Paladin announces PFS for Langer Heinrich restart

27 February 2019

Paladin Energy Limited has announced a pre-feasibility study (PFS) for the restart of the Langer Heinrich uranium mine in Namibia after identifying options to reduce operating costs and maintain cost competitiveness.

Langer Heinrich (Image: Paladin)

A recently completed concept study found multiple options to reduce operating costs, improve uranium process reliability and potentially recover a saleable vanadium product, Paladin said yesterday. This has generated a conceptual plan that "puts Paladin in a strong position to restart Langer Heinrich when there is a sustained recovery in uranium prices", the company said. The mine, which was placed on care and maintenance in August 2018, could be back in full production as early as mid-2021, it said.

According to the concept study, initial capital funding requirements for a restart are expected to be about USD100 million, made up of USD24 million for repairs and improvement to plant, USD4 million for tailings facility construction and USD22 million for "back-end" upgrade work, plus working capital of USD50 million.

The PFS will be the next step in further refining and verifying the restart plan and will focus on improvements to ensure maximum value, the company said. The study will improve mineral resource definition through additional drilling, and will also develop and confirm processing and operational improvement options to reduce operating cost and improve operability.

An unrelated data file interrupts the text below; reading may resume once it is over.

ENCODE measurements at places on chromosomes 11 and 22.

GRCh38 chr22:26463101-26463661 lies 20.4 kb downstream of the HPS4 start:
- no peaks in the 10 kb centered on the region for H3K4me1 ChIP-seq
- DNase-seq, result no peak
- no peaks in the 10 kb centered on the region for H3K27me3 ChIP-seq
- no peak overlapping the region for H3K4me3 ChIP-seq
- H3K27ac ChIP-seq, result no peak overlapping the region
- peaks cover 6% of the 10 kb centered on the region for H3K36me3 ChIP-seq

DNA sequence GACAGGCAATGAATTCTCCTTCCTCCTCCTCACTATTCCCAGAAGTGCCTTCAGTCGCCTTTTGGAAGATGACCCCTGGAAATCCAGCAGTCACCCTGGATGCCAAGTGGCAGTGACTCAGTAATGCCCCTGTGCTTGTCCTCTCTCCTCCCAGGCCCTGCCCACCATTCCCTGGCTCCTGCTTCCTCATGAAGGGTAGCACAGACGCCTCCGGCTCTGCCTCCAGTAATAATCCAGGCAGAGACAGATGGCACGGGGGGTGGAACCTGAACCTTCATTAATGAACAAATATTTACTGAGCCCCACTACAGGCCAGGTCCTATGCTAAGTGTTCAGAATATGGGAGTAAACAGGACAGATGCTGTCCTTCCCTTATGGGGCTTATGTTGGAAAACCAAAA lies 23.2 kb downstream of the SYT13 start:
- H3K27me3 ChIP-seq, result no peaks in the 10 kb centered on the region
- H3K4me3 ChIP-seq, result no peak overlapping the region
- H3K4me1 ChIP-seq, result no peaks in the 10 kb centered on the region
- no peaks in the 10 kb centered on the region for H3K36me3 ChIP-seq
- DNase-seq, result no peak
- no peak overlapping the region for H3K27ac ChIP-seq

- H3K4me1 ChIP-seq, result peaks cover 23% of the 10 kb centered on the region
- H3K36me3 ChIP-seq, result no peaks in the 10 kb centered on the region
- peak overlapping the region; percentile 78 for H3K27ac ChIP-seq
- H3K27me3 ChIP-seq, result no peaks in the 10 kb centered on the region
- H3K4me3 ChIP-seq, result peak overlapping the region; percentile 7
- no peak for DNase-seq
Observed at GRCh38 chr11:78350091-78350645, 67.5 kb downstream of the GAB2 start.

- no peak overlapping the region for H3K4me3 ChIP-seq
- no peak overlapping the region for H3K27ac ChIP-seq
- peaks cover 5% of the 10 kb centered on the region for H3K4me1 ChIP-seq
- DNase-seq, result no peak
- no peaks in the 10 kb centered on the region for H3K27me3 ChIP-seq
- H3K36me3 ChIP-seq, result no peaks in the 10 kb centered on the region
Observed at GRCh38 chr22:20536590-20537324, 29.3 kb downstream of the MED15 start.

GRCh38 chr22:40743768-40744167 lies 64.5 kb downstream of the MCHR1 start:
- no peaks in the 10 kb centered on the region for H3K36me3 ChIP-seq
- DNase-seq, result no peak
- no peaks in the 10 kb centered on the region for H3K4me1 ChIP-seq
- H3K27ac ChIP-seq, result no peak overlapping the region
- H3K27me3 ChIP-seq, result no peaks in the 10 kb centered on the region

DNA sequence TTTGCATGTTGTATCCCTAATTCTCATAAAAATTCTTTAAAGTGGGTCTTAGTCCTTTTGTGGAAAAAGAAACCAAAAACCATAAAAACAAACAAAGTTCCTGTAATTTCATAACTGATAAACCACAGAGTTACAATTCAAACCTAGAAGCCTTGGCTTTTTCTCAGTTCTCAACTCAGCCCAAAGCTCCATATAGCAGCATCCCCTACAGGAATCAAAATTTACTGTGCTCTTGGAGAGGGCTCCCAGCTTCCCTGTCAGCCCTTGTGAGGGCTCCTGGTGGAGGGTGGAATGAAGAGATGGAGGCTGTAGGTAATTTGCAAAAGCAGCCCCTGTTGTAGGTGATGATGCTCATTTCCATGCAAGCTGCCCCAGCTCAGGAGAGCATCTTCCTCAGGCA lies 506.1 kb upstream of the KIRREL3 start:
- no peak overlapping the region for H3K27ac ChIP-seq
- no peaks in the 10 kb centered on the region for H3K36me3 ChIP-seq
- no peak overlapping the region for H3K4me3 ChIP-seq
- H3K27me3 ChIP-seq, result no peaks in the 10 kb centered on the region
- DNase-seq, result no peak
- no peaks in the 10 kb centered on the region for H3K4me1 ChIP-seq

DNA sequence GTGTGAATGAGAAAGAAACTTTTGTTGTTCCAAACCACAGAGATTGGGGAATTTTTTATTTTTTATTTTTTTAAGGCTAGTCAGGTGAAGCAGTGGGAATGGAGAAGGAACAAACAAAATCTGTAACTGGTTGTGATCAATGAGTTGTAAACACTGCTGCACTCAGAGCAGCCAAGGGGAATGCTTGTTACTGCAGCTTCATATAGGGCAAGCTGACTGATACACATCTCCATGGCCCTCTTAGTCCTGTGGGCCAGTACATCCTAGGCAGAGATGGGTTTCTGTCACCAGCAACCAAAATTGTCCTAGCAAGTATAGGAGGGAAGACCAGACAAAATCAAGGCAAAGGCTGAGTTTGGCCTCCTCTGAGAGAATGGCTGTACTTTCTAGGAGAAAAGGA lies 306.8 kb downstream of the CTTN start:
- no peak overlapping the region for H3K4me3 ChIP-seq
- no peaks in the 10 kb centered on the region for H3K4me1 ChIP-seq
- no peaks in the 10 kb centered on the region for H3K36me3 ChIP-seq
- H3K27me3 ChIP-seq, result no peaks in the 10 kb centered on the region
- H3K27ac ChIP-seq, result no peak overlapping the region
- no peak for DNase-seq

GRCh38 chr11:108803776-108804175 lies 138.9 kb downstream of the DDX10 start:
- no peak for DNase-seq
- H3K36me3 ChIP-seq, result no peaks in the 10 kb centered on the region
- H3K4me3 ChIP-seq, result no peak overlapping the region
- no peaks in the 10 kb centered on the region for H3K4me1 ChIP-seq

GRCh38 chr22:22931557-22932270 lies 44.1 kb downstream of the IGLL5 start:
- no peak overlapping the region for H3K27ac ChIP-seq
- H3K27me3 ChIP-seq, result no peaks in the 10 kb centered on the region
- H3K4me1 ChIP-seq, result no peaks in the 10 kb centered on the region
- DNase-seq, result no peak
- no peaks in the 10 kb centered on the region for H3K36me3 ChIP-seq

Work will begin on the PFS in March. The first stage, which will comprise the examination of a rapid, low-risk restart for Langer Heinrich, is to be completed in the first quarter of fiscal 2020. The second stage, which will be a more detailed study for process upgrades, is to be completed in the third quarter of that year. The PFS is expected to cost USD6.2 million to complete.

Paladin CEO Scott Sullivan said the concept study found Langer Heinrich could be restarted relatively quickly in response to strengthening uranium prices.

"The study identified improvements to resolve known processing issues we have encountered in the project's life to date and also to make well considered, low-cost investments in the rapid restart option," he said. "This includes some necessary repairs and equipment replacement, scheduled tailings dam construction, additional surge capacity to increase process stability, process control system upgrade and deployment of a comprehensive management operating system."

Sullivan said the PFS would also examine Langer Heinrich's capacity to produce a saleable vanadium product as a way of increasing the project's long-term value. "As a co-product credit this would effectively lower Langer Heinrich's cost of uranium production," he said.

Langer Heinrich is an open-pit mine which began operations in 2006. It produced 1294 tU in 2017, its last full year of operations, and 394 tU in the first six months of 2018 before being placed on care and maintenance. Estimated mineral resources as of June 2018 were 41,022 tU3O8 (34,787 tU) of measured and indicated resources and 4073 tU3O8 of inferred resources, with stockpiles of 12,915 tU3O8.

Researched and written by World Nuclear News